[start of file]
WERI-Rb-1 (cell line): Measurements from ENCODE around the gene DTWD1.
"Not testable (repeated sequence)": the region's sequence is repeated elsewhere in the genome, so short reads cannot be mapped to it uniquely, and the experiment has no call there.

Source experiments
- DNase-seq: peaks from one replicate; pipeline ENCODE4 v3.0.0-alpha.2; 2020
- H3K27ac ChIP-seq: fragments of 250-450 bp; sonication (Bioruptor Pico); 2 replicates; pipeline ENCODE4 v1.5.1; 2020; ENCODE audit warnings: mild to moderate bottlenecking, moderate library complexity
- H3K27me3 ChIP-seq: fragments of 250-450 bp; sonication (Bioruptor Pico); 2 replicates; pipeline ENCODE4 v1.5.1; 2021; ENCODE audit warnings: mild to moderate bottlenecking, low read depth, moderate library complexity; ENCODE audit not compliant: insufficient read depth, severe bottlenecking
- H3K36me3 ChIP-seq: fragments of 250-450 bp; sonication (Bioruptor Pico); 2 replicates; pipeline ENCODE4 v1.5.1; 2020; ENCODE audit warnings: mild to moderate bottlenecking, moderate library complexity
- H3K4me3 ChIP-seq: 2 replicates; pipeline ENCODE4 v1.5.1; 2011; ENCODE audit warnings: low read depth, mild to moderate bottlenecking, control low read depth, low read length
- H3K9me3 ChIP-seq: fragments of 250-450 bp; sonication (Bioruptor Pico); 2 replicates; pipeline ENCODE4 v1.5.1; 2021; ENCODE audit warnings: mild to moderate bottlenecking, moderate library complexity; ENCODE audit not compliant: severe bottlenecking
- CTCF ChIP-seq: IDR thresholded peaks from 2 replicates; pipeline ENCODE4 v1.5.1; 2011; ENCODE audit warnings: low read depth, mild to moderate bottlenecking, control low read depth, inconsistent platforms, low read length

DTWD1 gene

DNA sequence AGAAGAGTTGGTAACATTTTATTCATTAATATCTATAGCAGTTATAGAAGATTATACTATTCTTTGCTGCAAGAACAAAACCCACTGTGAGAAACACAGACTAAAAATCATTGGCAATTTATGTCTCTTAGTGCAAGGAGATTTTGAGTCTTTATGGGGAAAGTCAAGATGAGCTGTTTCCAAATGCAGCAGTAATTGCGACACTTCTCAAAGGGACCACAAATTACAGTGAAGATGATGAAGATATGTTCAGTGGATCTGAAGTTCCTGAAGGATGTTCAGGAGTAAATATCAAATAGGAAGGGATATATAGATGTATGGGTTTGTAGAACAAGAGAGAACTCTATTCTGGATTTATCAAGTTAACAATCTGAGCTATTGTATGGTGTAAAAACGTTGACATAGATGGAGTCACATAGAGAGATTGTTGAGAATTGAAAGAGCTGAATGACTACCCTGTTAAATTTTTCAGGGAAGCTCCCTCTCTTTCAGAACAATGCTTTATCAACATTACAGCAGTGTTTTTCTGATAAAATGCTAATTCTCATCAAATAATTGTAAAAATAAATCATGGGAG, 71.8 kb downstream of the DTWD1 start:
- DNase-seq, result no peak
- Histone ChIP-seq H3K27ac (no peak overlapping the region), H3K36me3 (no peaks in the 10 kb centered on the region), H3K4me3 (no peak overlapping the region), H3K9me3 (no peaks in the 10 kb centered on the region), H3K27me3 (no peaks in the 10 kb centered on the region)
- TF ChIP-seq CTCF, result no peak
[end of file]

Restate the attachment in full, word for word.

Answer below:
WERI-Rb-1 (cell line): Measurements from ENCODE around the gene DTWD1.
"Not testable (repeated sequence)": the region's sequence is repeated elsewhere in the genome, so short reads cannot be mapped to it uniquely, and the experiment has no call there.

Source experiments
- DNase-seq: peaks from one replicate; pipeline ENCODE4 v3.0.0-alpha.2; 2020
- H3K27ac ChIP-seq: fragments of 250-450 bp; sonication (Bioruptor Pico); 2 replicates; pipeline ENCODE4 v1.5.1; 2020; ENCODE audit warnings: mild to moderate bottlenecking, moderate library complexity
- H3K27me3 ChIP-seq: fragments of 250-450 bp; sonication (Bioruptor Pico); 2 replicates; pipeline ENCODE4 v1.5.1; 2021; ENCODE audit warnings: mild to moderate bottlenecking, low read depth, moderate library complexity; ENCODE audit not compliant: insufficient read depth, severe bottlenecking
- H3K36me3 ChIP-seq: fragments of 250-450 bp; sonication (Bioruptor Pico); 2 replicates; pipeline ENCODE4 v1.5.1; 2020; ENCODE audit warnings: mild to moderate bottlenecking, moderate library complexity
- H3K4me3 ChIP-seq: 2 replicates; pipeline ENCODE4 v1.5.1; 2011; ENCODE audit warnings: low read depth, mild to moderate bottlenecking, control low read depth, low read length
- H3K9me3 ChIP-seq: fragments of 250-450 bp; sonication (Bioruptor Pico); 2 replicates; pipeline ENCODE4 v1.5.1; 2021; ENCODE audit warnings: mild to moderate bottlenecking, moderate library complexity; ENCODE audit not compliant: severe bottlenecking
- CTCF ChIP-seq: IDR thresholded peaks from 2 replicates; pipeline ENCODE4 v1.5.1; 2011; ENCODE audit warnings: low read depth, mild to moderate bottlenecking, control low read depth, inconsistent platforms, low read length

DTWD1 gene

DNA sequence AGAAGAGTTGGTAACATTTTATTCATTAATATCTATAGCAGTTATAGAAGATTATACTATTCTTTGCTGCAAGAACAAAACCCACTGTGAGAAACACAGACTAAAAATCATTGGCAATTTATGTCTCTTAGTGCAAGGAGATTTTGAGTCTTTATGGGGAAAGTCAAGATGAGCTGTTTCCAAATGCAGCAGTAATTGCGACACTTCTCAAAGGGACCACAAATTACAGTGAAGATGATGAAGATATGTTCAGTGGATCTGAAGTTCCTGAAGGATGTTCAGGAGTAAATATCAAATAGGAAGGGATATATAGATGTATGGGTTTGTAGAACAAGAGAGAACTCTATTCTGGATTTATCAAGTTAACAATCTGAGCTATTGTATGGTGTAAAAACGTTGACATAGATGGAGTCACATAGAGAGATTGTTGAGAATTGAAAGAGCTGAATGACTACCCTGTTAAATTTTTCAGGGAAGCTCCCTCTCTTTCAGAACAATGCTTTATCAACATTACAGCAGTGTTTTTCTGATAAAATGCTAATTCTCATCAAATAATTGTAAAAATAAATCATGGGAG, 71.8 kb downstream of the DTWD1 start:
- DNase-seq, result no peak
- Histone ChIP-seq H3K27ac (no peak overlapping the region), H3K36me3 (no peaks in the 10 kb centered on the region), H3K4me3 (no peak overlapping the region), H3K9me3 (no peaks in the 10 kb centered on the region), H3K27me3 (no peaks in the 10 kb centered on the region)
- TF ChIP-seq CTCF, result no peak